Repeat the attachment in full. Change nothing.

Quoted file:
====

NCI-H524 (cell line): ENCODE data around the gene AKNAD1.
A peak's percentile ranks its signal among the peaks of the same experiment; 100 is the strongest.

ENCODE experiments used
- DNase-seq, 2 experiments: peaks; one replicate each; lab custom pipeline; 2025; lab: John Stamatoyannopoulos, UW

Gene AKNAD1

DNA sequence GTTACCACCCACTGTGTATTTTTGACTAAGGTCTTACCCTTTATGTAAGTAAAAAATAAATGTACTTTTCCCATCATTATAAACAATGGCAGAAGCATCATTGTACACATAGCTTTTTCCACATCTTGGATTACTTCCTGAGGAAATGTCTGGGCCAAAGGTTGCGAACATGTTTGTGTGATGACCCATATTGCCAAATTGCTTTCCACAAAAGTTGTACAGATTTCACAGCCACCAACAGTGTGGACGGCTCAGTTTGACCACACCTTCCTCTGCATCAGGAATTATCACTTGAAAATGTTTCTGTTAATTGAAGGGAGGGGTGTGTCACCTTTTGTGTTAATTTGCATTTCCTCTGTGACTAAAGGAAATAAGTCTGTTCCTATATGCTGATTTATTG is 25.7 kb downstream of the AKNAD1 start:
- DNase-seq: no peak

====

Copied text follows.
NCI-H524 (cell line): ENCODE data around the gene AKNAD1.
A peak's percentile ranks its signal among the peaks of the same experiment; 100 is the strongest.

ENCODE experiments used
- DNase-seq, 2 experiments: peaks; one replicate each; lab custom pipeline; 2025; lab: John Stamatoyannopoulos, UW

Gene AKNAD1

DNA sequence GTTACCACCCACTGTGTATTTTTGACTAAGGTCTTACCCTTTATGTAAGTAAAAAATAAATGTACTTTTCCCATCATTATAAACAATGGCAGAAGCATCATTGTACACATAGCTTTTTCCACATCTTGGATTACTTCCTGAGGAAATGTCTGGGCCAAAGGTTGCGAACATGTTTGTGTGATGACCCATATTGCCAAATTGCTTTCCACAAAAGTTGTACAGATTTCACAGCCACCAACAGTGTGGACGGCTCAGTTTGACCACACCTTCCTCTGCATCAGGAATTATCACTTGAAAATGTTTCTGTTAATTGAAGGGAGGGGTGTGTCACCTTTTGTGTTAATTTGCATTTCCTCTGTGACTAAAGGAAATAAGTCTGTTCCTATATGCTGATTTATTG is 25.7 kb downstream of the AKNAD1 start:
- DNase-seq: no peak